Sony Exiting eBook Markets in Europe and Australia

Sony Closure

Now that the Sony to Kobo transition is complete in the United States and Canada, Sony has announced that they are exiting other markets too.

The Sony ebook stores in Europe and Australia are being closed down and all accounts are being sent to Kobo.

It’s not surprising given the closures in the North America market, but there was still slight hope that Sony wouldn’t give up on ebook reading for good—that is clearly not the case anymore. Their Japan store is now the only one left standing, and it probably won’t last much longer either.

This is another sad tale of Sony giving up on something that they had an integral part in starting. Now ereader fans will have even less choices in the shrinking ebook reader market.

Once again Kobo is going to be the main beneficiary. Sony is giving all of their customer accounts to Kobo. No one has ever mentioned money in all this; I wonder if Kobo is paying to receive customer accounts or if there is some kind of other deal going on. Either way it’s a major boon for Kobo.

“We are delighted to be working with Sony to reach the most passionate Readers in Europe and Australia, by bringing the Kobo world to Reader Store customers – keeping them reading their favourite stories,” said Takahito Aiki, CEO, Kobo. “Both companies share the goal of putting the most passionate booklovers at the centre of the reading experience. This means providing the best experience through innovative technology coupled with a vast and comprehensive digital reading ecosystem.”

The European Sony ebook stores in the UK, Germany, Austria, as well as the Australia store, will be closed on June 16th, 2014.

Customers will receive an email in late June with a link to transition their ebooks and account over to Kobo.

Like with the US transfer, most ebooks will make it to Kobo, but not all. So it is advisable for customers to login to their Sony accounts and download their ebooks to ensure none get lost during the transfer.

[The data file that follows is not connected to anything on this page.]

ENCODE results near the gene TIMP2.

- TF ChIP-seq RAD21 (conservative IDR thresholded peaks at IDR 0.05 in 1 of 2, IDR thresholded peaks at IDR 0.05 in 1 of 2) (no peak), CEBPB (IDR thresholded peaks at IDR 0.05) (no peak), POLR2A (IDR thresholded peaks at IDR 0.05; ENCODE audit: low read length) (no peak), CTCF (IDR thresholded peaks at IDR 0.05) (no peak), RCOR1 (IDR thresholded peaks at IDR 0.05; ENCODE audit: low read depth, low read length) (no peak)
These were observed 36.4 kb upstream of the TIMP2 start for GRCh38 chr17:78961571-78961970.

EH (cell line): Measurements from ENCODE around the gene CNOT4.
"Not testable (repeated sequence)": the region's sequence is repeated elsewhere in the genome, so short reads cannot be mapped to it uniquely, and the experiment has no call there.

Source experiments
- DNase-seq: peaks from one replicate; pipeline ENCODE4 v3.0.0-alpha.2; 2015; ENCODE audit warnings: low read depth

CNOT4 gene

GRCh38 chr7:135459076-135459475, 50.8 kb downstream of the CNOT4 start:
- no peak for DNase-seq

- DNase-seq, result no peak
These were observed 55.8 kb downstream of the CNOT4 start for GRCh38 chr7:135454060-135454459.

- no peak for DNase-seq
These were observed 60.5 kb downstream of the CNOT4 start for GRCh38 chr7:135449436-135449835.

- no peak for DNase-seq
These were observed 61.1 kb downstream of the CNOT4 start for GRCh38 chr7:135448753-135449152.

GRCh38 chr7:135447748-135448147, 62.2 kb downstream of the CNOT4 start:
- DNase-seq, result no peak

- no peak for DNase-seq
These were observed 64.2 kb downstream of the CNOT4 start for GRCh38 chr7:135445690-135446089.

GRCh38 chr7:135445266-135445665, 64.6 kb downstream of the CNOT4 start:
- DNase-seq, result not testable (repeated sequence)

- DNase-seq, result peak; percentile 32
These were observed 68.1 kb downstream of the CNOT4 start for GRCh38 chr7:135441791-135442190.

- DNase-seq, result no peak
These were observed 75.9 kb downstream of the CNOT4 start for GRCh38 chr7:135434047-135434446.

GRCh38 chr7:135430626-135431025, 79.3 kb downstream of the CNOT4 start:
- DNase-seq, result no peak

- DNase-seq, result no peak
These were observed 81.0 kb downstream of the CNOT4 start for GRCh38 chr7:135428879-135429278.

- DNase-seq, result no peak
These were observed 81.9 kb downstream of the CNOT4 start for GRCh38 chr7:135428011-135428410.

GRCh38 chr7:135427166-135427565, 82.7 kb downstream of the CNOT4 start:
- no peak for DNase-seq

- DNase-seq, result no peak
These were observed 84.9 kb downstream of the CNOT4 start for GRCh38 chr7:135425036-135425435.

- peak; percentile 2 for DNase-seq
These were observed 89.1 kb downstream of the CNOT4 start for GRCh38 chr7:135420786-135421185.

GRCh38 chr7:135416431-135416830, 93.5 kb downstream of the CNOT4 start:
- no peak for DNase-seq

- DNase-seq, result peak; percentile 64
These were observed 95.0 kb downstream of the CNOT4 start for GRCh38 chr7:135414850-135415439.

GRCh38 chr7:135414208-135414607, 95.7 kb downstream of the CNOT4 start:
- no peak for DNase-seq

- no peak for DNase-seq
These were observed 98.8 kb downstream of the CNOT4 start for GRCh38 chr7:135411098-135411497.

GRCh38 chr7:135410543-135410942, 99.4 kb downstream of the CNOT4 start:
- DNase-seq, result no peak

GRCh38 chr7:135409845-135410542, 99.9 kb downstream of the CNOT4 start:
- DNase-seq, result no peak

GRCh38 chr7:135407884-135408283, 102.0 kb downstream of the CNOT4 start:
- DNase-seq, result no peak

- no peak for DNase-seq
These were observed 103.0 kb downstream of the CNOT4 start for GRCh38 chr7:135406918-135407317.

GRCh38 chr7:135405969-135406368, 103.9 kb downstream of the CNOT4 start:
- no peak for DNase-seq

Here are the links to the FAQ’s for each market:

Kobo – FAQ

Sony (UK) – FAQ

Sony (Germany) – FAQ

Sony (Austria) – FAQ

Sony (Australia) – FAQ

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8 Responses to “Sony Exiting eBook Markets in Europe and Australia”

  1. I’m still waiting for my Sony (US) account to get transferred to Kobo. I’ve been working with Kobo Care for over a month, and once spent over an hour on the line waiting for Sony support to pick up. At least the wait time for Kobo has never been an issue.

    The latest word from Kobo, yesterday: “We have been able to determine that your case is currently in the hands of the team responsible for correcting failed migrations. Your migration will be done by the end of this week.”

    • That really stinks. Hope you get everything worked out soon. I wonder how many people that has happened to.

    • Still no transfer. Now Kobo’s stopped doing telephone customer service, so I’ve sent a reply email.

      One week to go until Sony stops doing the transfers. I’m not happy.

    • Still no transfer. Kobo’s customer support people assure me that my credit balance is safe, although temporarily inaccessible. Of course, they can’t make any assurances about my e-book library, but I’ve got that well backed-up.

      May 31 isn’t far away.

    • Got an email from Kobo. They’ve closed the ticket with no action. My account hasn’t been migrated and won’t be migrated: “we will be unable to assist you further with merging the account to Kobo.”

      They also said it was my fault because “Sony has announced it officially closed its Sony Reader store as of May 15 th/2014. They have sent a variety of emails with the details to merge accounts to Kobo over the past six months to assist you and their many other customers with this transition.”

      I’m steamed. They won’t even give me my credit balance. This, despite Sony’s assurance that, “If you transfer to Kobo before May 31, 2014, your unused credits will transfer with you, and you will be able to use your credits for future purchases at the Kobo Store.”

      • I’d be steamed too. Kobo’s customer service is notorious for being unhelpful and frustrating, but they just took it to a whole new level with this. I can’t believe they try to blame you for their incompetence. That’s just salt in the wound. I’m guess you won’t be buying any ebooks from Kobo anytime soon…

  2. It’s official. Kobo tells me there’s nothing they can do for me. I’ve lost my credit, and that’s too bad.

    They had the nerve to send me a survey asking what I thought of the customer service I got. Oh yeah, I responded.

    I’m done with Kobo.